Champlin Park Senior refuses to let academics go down hill after ski mishap

8:17 PM, Feb 7, 2011   |    comments
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Academic All Star Karin Sather

CHAMPLIN PARK, Minn. -- For somebody who enjoys skiing as much as Karin Sather, the Champlin Park senior hardly looked excited with skis in hand.

Trudging through the snow on a crystal-clear January morning, Sather looked like she was headed for the principal's office rather than the ski hill. But, that's because there was no ski hill. Sather, a captain of the Alpine ski team was headed out to ski cross-country for P.E. class, and while she likes cross country skiing, for Karin, it doesn't come close to racing down hill.

"Skiing is one of those crazy things where you just don't really understand why you do it", says Karin. Especially racing, because there's nothing smart about it, nothing smart about it!"

And, Karin Sather should know about what's smart, and what isn't.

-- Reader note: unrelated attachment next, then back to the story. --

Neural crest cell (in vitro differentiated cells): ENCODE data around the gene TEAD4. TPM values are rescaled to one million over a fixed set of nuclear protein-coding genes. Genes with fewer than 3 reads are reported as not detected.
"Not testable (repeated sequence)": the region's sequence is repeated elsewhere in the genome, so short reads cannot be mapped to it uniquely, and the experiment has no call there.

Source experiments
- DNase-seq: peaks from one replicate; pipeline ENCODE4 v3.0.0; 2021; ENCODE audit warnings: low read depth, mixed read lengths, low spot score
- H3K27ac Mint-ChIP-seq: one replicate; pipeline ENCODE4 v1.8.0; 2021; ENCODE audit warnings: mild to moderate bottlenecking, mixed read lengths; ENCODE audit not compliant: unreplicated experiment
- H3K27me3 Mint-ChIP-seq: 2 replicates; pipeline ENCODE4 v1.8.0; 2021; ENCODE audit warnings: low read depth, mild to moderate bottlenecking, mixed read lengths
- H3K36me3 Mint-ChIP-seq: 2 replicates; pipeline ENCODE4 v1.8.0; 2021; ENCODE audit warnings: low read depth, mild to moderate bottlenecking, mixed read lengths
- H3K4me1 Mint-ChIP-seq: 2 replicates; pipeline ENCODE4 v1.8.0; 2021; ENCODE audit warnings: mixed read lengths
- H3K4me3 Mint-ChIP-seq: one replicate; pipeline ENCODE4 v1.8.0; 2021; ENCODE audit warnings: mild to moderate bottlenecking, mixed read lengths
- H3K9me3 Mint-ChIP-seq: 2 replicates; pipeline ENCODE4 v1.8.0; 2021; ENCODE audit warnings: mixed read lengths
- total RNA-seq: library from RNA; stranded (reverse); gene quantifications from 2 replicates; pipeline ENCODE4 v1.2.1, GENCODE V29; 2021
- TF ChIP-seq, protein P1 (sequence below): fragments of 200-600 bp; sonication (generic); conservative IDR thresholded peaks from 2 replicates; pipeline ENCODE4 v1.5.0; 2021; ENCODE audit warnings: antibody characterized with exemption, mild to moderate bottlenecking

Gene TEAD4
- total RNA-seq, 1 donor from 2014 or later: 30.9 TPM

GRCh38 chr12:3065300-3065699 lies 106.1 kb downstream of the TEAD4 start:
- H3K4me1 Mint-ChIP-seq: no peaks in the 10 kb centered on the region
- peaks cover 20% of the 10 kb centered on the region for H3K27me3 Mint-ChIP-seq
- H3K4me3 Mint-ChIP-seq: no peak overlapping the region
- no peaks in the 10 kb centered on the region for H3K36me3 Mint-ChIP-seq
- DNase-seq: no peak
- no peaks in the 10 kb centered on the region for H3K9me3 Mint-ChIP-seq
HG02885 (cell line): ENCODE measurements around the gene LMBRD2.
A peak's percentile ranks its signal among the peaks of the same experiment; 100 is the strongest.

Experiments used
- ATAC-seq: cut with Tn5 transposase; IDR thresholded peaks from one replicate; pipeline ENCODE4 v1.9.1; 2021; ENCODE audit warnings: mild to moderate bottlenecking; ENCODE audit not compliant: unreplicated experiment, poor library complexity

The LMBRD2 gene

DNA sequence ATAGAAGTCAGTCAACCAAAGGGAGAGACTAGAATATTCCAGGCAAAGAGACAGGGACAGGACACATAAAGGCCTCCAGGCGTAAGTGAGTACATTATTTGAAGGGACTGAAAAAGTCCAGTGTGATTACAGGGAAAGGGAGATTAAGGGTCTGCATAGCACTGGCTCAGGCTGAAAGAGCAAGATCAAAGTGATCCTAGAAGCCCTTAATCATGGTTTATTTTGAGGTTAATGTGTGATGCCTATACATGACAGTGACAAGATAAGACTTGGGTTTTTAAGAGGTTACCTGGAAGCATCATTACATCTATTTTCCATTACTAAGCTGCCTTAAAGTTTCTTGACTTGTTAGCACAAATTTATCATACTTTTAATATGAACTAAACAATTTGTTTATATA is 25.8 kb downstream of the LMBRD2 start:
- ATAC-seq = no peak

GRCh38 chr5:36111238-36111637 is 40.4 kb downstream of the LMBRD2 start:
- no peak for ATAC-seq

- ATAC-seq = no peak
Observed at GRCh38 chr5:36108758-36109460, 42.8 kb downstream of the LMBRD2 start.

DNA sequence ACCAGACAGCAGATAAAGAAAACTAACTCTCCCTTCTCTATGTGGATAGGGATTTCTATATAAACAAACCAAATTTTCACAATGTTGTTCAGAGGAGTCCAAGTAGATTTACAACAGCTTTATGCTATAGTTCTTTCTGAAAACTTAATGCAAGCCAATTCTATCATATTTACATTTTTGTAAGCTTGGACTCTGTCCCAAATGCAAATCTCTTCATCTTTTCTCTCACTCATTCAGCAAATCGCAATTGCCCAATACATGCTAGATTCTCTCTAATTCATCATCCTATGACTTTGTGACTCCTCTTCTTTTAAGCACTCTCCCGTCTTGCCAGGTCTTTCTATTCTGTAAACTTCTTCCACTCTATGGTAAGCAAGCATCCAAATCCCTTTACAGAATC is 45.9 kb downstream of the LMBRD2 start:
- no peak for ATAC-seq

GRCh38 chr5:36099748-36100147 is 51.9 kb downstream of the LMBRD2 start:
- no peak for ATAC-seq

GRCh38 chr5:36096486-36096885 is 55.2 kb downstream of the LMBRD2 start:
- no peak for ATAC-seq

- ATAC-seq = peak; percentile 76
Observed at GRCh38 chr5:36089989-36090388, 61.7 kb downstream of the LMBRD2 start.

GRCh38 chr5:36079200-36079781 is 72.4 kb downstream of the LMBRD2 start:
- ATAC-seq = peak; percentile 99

Ranked #6 in her class with a GPA of 4.2, Karin's award-winning participation in STEM and Science Fairs, has led to funded research at the U of M.

"This year I'm looking at leaf decomposition rates", says Karin. "More specifically, which type of leaf leaches the most nutrients when it's on an impermeable surface?"

And, the bottom line is..

"Don't put chemicals on your grass because it runs right into the water".

An A.P. Scholar with distinction, and a recipient of the Presidential Volunteer Service award, Karin's life and academic experience was impacted by her second major accident while down hill racing.

"They came in and said that they had good news and bad news", says Karin "The good news is all of my internal organs are fine and the bad news is that I had three fractures in my lower back."

Karin followed 5-days on her back, with 9-months in a back brace, and 6-months of physical therapy.

Says Karin, "I learned a lot about people from breaking my back and it's the kind of thing that's going to change the rest of the way that I view life and my values."

Outstanding in science research, Karin emerged from the experience with a desire to help others facing a life challenge of their own.

"I'm leaning more towards medicine because I want to be able to more directly help people", says Karin.

In that vein, Karin teaches English as a 2nd language and helps disabled adults learn to read.
Proving that this 3-time captain of the Alpine ski team can change it up and still produce outstanding results.

Says Karin, "I still like cross country skiing, it's fun, but, not as fun as down hill."

 

 

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